Cooper Lane Moss was always the lighthearted one in the room, always bringing a laugh to those in his company. An avid gamer and former passionate percussionist in Rock Bridge High School’s marching band, Moss, 23, died Thursday, Dec. 5, after his battle with soft tissue sarcoma.

“Whatever Coop was going through or doing, he would always have a sense of humor about everything,” his mother, Nancy Moss, said.

Cooper was born Dec. 5, 1996, in Columbia. Following in the footsteps of his older brother, Ethan Moss, and his father, Steve Moss, Cooper joined the Boy Scout Troops 4 and 708 and earned the rank of Eagle Scout. Cooper was also active in several musical groups at Rock Bridge High School like the marching band, concert band and the wind ensemble, where he played the vibraphone and a variety of others in the pit. He graduated in 2015.

Cooper attended Moberly Area Community College and Missouri State University before moving to Texas for a year to be near friends he met through gaming.

As he grew older, Steve Moss said Cooper’s interests included gaming, a hobby he picked up after Pascale’s Pals charity gave him a laptop while in the hospital.

“Gaming was a big passion of his,” Nancy Moss said.

Nancy said the Make-a-Wish Foundation brought the Moss family to Seattle, where Cooper took part in a gaming tournament.

Gaming had also brought Cooper many of his friends, including his wife, Kaitlyn Ard Moss, 21. In 2017, Cooper visited his friends he met online in Texas for a New Year’s Eve party, where he met his wife.

The two married Nov. 26, 2019, within a week of the proposal. When Cooper had brought the idea up to his mother, the two immediately looked on Pinterest for rings, Nancy said.

“We didn’t really have a plan, but we made it happen,” she said.

Nancy said the ring includes diamonds from one of her favorite aunt’s ring. The family put together the ring, cake, flowers, decorations and a dress just in time before Thanksgiving.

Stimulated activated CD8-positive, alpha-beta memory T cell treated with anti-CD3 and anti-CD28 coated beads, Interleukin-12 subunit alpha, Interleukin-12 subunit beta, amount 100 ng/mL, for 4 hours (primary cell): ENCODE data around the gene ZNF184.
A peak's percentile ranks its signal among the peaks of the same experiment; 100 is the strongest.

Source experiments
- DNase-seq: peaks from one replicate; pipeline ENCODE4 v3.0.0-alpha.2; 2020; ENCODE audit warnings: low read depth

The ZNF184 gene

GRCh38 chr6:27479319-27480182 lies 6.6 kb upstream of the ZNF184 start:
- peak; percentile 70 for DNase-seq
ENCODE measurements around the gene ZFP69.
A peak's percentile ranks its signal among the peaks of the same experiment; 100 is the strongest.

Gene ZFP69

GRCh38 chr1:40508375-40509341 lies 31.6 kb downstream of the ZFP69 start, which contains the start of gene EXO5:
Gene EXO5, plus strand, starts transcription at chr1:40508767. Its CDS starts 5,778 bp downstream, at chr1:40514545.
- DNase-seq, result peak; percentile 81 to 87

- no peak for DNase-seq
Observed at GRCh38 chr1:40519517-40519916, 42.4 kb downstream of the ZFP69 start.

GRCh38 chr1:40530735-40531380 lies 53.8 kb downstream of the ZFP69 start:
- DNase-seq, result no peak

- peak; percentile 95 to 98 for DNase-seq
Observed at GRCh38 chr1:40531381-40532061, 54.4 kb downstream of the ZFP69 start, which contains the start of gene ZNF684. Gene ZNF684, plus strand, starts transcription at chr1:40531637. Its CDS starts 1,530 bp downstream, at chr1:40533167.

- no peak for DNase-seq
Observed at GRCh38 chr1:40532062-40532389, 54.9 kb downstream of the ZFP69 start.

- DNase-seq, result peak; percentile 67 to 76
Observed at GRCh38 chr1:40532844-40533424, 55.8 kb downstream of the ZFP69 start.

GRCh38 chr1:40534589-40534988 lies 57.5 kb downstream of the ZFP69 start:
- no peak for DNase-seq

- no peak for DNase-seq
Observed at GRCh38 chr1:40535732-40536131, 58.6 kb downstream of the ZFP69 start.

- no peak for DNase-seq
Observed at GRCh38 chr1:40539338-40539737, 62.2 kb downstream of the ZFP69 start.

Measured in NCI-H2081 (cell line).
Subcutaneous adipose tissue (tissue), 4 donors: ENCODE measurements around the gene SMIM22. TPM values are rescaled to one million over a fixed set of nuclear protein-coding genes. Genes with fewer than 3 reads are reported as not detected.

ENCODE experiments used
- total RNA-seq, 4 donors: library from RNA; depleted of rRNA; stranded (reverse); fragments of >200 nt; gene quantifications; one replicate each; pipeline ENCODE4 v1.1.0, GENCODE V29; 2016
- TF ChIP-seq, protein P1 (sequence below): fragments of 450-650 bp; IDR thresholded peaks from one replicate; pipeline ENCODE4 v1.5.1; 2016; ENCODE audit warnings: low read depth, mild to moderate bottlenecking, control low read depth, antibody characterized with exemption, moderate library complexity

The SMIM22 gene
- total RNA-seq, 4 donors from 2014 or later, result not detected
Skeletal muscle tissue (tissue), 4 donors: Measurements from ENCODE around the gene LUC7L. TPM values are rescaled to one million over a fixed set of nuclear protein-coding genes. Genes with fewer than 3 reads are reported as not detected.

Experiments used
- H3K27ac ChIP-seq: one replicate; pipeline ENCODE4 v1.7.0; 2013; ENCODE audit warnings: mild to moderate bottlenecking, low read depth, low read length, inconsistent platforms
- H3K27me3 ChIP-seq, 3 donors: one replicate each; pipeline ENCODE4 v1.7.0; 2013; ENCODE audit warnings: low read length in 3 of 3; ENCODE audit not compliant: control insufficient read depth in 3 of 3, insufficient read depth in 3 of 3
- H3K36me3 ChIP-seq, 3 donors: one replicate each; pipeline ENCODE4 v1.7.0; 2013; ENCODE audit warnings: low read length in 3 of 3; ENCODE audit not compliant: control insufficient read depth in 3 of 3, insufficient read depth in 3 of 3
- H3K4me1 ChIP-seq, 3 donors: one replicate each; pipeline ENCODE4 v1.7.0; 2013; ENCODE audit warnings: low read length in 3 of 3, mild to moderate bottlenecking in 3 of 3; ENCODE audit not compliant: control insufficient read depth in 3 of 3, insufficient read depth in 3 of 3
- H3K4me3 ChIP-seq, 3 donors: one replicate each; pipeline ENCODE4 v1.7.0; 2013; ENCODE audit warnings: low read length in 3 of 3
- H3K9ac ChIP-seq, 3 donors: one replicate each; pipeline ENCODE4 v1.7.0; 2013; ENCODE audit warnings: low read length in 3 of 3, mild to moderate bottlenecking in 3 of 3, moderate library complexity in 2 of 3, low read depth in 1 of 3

“It was just amazing,” Steve said. “I have to say — it was one of the best days of my life.”

“Best wedding I’d ever been to,” his sister, Maia Moss, added.

Throughout his six-year battle with cancer, a recurring family tradition was to eat Lucky’s pizza during hospital stays.

“He was a massive foodie,” Kaitlyn said. “He loved to cook; he loved to try new recipes and watch videos about cooking.”

Nancy recalled a night recently where Cooper was hungry and wanted sushi. Maia and his mom were watching videos about cooking when Cooper leaned over and said, “I want that now,” his sister said. The two made a late-night Hy-Vee run and got some sushi rolls.

“He did his happy food dance,” Nancy said.

Cooper died surrounded by his family in the hospital Thursday, Dec. 5, eating Lucky’s pizza that night.

The Moss family is planning to host a “Shindig for Cooper” on Saturday, Jan. 11, to celebrate him.

“He wasn’t really a funeral guy or celebration-of-life guy,” Steve said, “so in true Cooper fashion, it’s going to be called a ‘Shindig for Cooper.’”

  • I am an education reporter, studying magazine journalism. Reach me at erlcf7@mail.missouri.edu, or in the newsroom at 882-5700

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